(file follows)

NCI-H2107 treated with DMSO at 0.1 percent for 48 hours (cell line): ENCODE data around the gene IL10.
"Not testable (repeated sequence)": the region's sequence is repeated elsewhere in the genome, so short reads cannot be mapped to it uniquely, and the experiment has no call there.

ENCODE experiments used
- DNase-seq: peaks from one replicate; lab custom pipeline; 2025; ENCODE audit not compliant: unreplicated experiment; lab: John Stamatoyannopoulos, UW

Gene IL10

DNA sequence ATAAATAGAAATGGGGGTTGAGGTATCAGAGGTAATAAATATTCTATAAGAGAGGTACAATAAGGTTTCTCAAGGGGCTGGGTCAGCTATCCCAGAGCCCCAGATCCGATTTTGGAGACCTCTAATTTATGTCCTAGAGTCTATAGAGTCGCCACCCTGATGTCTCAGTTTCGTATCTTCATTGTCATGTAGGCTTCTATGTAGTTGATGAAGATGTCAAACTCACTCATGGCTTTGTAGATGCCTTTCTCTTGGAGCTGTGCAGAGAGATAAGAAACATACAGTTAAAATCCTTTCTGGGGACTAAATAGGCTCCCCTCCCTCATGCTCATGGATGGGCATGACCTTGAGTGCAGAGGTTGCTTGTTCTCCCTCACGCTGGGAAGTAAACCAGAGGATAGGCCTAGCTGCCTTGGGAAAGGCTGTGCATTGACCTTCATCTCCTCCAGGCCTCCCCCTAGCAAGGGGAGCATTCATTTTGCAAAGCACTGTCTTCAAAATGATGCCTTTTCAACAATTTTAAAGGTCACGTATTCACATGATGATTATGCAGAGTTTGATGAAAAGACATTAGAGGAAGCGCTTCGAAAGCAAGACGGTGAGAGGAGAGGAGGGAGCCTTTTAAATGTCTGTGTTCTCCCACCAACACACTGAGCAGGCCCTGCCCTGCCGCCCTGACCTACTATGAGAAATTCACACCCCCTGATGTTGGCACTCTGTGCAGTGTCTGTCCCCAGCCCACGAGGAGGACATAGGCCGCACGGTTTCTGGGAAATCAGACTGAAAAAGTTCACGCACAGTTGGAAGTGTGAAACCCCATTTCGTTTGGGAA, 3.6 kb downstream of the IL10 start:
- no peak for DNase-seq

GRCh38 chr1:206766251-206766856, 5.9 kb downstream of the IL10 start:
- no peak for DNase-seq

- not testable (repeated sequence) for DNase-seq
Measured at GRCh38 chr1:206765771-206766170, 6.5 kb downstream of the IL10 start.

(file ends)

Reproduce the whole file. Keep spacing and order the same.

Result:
NCI-H2107 treated with DMSO at 0.1 percent for 48 hours (cell line): ENCODE data around the gene IL10.
"Not testable (repeated sequence)": the region's sequence is repeated elsewhere in the genome, so short reads cannot be mapped to it uniquely, and the experiment has no call there.

ENCODE experiments used
- DNase-seq: peaks from one replicate; lab custom pipeline; 2025; ENCODE audit not compliant: unreplicated experiment; lab: John Stamatoyannopoulos, UW

Gene IL10

DNA sequence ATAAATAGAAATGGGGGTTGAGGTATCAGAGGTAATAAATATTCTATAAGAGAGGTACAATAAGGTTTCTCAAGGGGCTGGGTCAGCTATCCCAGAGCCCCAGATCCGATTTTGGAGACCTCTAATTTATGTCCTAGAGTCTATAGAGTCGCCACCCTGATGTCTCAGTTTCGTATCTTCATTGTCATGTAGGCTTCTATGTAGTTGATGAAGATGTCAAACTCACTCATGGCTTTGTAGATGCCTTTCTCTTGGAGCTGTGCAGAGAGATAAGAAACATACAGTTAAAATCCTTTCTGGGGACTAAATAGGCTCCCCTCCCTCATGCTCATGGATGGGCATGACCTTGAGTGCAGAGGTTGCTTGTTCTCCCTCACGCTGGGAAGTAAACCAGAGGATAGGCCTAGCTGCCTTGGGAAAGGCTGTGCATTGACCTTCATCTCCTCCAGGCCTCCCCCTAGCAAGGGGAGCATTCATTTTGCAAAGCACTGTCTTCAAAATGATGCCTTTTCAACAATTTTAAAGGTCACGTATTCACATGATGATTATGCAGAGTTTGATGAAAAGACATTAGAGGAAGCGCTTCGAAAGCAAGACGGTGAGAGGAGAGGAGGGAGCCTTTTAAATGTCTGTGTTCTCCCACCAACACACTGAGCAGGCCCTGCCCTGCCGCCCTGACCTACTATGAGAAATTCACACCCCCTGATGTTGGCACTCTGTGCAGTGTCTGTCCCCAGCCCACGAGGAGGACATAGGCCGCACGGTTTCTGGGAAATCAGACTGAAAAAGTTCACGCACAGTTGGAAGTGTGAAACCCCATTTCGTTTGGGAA, 3.6 kb downstream of the IL10 start:
- no peak for DNase-seq

GRCh38 chr1:206766251-206766856, 5.9 kb downstream of the IL10 start:
- no peak for DNase-seq

- not testable (repeated sequence) for DNase-seq
Measured at GRCh38 chr1:206765771-206766170, 6.5 kb downstream of the IL10 start.